Julia Grace breastfed directly for the first time at 11 weeks. That meant that Cullen pumped exclusively for those 11 weeks, ten to 12 times each day which amounted to at least 40 hours per week of the pumping routine (cleaning equipment and bottles, storing, etc.)

“It was exhausting and tough,” Cullen remembers.

Her experience allows her to remain realistic about the challenges of providing milk for a medically complex child. She includes this project “disclaimer:”

“Our project has always been about supporting mamas who want to and can pump or breastfeed. We understand that babies with Down syndrome can have medical complexities that may be overwhelming at times and there may be other priorities for the family and the medical team. Our intention is not to add a layer of difficulty to what can be a stressful time. However, no mama should ever be told that she shouldn’t even bother to breastfeed her baby just because of a diagnosis of Down syndrome and for those mamas who want to attempt breastfeeding but just need support or encouragement, we are here for them.”

Cullen will attend this year’s Down Syndrome Diagnosis Network – DSDN Rockin’ Moms Retreat in Chicago where she will woman a table to share her vision for reimagining life with Down syndrome.

Get involved with Cullen’s mission:

  • Share your stories.
  • Share your professional infant feeding photographs to be included in her upcoming book.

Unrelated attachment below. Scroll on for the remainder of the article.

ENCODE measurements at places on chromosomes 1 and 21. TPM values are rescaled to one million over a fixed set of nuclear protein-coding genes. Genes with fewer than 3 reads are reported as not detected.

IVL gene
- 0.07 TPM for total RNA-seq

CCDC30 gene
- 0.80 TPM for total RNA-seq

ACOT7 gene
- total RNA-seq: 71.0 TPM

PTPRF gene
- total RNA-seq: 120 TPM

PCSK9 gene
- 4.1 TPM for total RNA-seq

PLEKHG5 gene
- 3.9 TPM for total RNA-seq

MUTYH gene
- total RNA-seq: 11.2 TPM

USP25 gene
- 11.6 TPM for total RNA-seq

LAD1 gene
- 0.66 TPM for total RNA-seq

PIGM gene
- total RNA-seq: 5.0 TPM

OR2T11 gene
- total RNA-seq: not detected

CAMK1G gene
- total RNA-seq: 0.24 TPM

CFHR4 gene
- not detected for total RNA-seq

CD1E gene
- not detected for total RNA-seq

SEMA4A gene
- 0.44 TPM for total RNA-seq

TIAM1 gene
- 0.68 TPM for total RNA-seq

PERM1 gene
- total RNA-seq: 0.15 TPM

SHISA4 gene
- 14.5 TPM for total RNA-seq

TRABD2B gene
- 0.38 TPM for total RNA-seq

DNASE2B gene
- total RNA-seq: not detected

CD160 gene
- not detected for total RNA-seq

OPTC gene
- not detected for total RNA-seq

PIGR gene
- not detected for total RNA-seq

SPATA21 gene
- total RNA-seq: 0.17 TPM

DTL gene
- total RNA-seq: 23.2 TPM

• Donate to the cause. There are several ways to support Julia’s Way which can be found on the Julia’s Way Facebook page.

You can get in touch with Cullen here.

Turning regret into advocacy

When Ashley Albright’s baby Marcus Jr. (MJ) was diagnosed with Down syndrome, she was “crushed.”

I felt what I thought was my heart shattering. I could not believe it,” she writes on her blog Just the Albrights.

It was her husband who helped change her perspective. After a conversation with him, she no longer felt defeated by the diagnosis; she felt hopeful and enthusiastic about her son’s future.

While Albright has embraced the diagnosis, she still has regrets about her infant feeding story.

We had a very rocky breastfeeding journey and stopping at three months is still one of my biggest regrets!” she exclaims.

Although Albright planned to exclusively breastfeed, she reports that the hospital offered “absolutely no support.” During her son’s eight-day stay in the NICU, no one encouraged her to provide breastmilk for her baby; actually, no one had a conversation with her about breastfeeding at all. Still, determined Albright pumped milk for MJ.

“I grew tired of pumping though…Because of his Down syndrome, we were terribly busy with doctor appointments, therapy sessions, [and so on.]”

Albright has since had another son and a daughter. She breastfed her second child for 34 months and continues to exclusively breastfeed her eight month old daughter.  She points out that she birthed her daughter at a different hospital than her sons and acknowledges that the breastfeeding support was “out of this world amazing.” She also utilized the Tennessee Breastfeeding Hotline, staffed by CLCs and IBCLCs.

“Out of all of my children, MJ needed [my milk] the most,” Albright says. “I regret that I did not supply him with the best.”